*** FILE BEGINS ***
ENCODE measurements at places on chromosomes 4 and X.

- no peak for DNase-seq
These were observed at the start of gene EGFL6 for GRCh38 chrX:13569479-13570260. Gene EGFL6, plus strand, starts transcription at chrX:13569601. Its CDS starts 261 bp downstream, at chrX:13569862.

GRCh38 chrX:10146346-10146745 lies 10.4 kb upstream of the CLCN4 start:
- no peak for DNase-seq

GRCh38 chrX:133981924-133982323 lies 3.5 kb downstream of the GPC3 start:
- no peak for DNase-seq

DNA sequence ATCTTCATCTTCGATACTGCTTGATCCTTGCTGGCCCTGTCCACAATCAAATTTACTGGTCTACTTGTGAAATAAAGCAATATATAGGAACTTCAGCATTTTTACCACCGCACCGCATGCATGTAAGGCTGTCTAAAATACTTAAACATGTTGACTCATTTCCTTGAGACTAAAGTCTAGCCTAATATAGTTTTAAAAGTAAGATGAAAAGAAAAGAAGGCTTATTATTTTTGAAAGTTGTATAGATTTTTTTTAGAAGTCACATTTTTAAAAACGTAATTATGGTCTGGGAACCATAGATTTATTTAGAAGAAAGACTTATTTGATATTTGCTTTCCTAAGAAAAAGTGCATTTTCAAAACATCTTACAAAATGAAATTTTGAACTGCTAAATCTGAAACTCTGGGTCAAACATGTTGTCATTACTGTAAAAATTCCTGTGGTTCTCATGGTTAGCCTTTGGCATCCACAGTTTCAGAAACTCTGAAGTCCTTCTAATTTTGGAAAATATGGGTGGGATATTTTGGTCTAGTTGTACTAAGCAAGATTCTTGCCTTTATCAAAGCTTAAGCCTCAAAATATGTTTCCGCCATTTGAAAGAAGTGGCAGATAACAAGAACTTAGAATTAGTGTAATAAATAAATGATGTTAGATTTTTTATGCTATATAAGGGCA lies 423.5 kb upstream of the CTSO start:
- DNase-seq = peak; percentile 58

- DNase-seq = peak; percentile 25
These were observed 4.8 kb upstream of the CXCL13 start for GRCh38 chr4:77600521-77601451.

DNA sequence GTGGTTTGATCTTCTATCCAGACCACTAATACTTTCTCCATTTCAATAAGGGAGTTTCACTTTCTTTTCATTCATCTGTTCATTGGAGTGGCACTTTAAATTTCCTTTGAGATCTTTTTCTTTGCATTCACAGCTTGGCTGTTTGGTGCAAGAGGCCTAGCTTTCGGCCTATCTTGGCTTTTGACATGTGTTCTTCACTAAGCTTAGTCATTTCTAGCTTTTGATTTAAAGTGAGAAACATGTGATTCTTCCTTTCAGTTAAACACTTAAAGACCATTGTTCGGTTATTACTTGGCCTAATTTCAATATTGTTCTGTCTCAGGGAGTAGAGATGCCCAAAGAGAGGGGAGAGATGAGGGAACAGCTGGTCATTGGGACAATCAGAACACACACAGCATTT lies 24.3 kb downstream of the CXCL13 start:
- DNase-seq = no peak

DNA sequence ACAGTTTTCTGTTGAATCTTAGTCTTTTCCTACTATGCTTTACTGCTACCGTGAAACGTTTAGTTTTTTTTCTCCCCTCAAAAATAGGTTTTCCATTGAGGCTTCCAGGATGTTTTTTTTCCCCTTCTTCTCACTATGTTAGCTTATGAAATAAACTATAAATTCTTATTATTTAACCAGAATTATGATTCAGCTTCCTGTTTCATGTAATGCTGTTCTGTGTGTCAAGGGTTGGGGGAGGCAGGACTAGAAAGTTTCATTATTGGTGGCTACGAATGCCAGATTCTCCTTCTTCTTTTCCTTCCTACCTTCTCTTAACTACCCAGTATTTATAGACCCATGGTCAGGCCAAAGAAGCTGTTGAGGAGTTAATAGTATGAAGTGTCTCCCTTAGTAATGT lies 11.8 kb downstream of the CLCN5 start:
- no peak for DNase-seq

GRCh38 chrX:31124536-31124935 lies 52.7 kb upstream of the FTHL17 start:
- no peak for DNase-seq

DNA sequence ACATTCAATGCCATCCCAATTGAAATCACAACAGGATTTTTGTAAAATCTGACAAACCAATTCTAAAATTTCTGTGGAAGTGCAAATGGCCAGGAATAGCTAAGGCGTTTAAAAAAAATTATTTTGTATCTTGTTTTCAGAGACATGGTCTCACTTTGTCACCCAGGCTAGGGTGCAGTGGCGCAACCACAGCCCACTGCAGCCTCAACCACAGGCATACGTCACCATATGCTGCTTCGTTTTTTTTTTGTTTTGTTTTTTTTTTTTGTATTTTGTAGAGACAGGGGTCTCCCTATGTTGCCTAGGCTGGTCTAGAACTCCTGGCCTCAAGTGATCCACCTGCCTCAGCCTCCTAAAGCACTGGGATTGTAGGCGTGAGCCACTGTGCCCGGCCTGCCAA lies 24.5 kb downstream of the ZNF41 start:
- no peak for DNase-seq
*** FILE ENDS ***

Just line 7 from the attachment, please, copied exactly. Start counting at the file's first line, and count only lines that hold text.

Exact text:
- no peak for DNase-seq